3. A system as recited by claim 1, wherein:
the first data segment identifier comprises a character offset value associated with the first variable-length event data segment;
the second data segment identifier comprises a character offset value associated with the second variable-length event data segment;
the third data segment identifier comprises a character offset value associated with the first variable-length event context data segment;
the fourth data segment identifier comprises a character offset value associated with the second variable-length event context data segment;
the fifth data segment identifier comprises a character offset value associated with the first variable-length event score data segment; and
the sixth data segment identifier comprises a character offset value associated with the second variable-length event score data segment.
4. A system as recited by claim 1, wherein:
the first fixed-length reference further comprises a value of the length of the first variable length event data segment;
the second fixed-length reference further comprises a value of the length of the second variable length event data segment;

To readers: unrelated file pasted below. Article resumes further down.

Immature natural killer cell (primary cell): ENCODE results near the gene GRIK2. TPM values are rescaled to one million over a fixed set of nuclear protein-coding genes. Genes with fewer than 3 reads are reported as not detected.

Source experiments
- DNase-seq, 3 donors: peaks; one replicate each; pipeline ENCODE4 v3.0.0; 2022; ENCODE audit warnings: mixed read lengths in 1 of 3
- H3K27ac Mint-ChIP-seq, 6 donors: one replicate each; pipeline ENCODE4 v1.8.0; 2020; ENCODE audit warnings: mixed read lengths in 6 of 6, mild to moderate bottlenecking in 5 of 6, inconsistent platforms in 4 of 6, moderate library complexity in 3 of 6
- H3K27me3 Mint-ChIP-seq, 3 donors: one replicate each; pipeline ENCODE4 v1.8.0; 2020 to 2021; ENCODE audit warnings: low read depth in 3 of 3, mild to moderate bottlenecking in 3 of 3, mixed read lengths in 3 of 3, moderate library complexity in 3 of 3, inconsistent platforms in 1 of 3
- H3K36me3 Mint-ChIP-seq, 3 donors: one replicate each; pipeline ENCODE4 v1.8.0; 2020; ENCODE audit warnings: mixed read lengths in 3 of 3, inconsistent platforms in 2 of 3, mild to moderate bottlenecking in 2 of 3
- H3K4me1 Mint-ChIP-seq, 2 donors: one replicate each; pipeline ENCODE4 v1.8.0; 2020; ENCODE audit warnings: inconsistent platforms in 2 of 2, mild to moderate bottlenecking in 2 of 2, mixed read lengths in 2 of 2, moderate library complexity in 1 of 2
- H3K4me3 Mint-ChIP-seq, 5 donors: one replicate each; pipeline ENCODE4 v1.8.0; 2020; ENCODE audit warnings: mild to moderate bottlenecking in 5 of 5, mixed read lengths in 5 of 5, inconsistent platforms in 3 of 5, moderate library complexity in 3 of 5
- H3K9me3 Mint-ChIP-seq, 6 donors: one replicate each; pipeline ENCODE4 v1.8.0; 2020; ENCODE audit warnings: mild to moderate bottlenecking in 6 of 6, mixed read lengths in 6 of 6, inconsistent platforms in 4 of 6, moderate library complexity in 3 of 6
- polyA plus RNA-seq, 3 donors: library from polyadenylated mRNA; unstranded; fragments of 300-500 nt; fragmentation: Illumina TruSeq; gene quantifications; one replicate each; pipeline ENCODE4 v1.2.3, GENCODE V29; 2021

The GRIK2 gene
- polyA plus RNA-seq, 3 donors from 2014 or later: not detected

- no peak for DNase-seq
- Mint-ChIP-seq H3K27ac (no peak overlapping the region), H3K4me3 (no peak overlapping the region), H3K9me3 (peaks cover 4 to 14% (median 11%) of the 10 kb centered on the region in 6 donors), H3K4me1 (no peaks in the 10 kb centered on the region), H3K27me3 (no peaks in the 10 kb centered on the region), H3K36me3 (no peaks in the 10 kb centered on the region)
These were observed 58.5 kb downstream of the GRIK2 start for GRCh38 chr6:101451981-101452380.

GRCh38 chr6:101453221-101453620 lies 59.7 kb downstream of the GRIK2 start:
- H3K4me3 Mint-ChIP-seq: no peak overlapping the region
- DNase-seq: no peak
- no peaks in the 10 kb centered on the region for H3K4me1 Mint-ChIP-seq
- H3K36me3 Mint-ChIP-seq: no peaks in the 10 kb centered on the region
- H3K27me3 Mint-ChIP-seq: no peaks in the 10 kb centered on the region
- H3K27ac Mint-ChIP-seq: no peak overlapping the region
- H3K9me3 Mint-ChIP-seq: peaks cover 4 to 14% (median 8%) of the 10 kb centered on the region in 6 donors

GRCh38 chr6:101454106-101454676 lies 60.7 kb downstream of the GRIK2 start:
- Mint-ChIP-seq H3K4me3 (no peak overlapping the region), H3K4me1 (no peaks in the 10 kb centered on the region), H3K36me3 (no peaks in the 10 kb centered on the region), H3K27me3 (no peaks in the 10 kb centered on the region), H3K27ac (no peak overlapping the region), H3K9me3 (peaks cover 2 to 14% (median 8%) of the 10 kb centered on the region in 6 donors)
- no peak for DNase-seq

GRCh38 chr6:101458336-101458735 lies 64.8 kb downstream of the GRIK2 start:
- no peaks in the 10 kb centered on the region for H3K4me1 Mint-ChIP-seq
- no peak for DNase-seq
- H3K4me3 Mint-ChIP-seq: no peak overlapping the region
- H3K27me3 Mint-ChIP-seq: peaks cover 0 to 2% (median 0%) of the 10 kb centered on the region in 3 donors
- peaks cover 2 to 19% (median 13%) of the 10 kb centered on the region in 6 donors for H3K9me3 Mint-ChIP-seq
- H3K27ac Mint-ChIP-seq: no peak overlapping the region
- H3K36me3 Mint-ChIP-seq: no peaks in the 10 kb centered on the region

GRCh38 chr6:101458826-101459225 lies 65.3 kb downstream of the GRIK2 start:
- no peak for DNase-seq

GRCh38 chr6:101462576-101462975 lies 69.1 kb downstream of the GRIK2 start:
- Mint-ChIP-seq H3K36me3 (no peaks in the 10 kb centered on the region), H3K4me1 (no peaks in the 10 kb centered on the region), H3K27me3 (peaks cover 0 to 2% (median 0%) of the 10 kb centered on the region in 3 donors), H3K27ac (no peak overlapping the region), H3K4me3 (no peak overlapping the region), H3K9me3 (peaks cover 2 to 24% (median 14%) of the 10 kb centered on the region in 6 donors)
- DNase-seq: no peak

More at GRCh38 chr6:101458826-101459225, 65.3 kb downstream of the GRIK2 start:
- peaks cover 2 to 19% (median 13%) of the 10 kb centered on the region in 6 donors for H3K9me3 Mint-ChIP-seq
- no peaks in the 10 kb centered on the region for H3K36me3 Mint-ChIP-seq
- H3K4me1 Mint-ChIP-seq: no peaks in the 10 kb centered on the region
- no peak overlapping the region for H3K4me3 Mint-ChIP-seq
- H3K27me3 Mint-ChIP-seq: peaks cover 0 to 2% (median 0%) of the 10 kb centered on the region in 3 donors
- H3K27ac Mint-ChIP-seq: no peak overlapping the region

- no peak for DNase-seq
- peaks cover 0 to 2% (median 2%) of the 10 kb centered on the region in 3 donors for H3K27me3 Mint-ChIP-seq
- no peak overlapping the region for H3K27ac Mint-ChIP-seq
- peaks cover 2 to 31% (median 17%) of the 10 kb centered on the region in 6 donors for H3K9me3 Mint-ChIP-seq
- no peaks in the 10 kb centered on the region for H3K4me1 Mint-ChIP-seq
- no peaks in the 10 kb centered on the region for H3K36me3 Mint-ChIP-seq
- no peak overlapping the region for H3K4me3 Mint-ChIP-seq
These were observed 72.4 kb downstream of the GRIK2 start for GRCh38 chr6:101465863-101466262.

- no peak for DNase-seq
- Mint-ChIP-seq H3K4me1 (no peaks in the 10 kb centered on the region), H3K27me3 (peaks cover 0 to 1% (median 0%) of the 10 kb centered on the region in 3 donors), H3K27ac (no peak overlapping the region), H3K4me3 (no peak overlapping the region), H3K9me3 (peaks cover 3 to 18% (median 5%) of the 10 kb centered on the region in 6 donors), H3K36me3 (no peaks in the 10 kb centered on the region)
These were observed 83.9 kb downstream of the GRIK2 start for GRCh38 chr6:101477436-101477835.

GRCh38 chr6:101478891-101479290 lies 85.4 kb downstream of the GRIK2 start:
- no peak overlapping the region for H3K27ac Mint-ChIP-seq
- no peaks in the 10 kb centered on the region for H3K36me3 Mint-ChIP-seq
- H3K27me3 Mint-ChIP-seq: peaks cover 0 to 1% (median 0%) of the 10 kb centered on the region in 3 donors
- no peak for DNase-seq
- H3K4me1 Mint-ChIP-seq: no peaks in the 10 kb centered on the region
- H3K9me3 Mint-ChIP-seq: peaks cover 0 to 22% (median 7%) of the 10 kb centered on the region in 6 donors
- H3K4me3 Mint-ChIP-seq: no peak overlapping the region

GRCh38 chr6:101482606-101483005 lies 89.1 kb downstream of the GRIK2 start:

the third fixed-length reference further comprises a value of the length of the first variable length event context data segment;
the fourth fixed-length reference further comprises a value of the length of the second variable length event context data segment;
the fifth fixed-length reference further comprises a value of the length of the first variable length event score data segment; and
the sixth fixed-length reference further comprises a value of the length of the second variable length event score data segment.
5. A system as recited by claim 1, wherein:
the event metafile header comprises a first stream identifier identifying the event file stream;
the event score metafile header comprises a second stream identifier identifying the event score file stream; and
the event context metafile header comprises a third stream identifier identifying the event context file stream.
6. A system for storing representations of monitored events on a monitored computer, the system comprising a non-volatile storage medium, a processor in communication with the non-volatile storage medium, and a set of instructions executable by the processor, the set of instructions comprising:
a data structure definition defining a structure for storing representations of events;
a plurality of event monitor processes comprising a first event monitor process and a second event monitor process;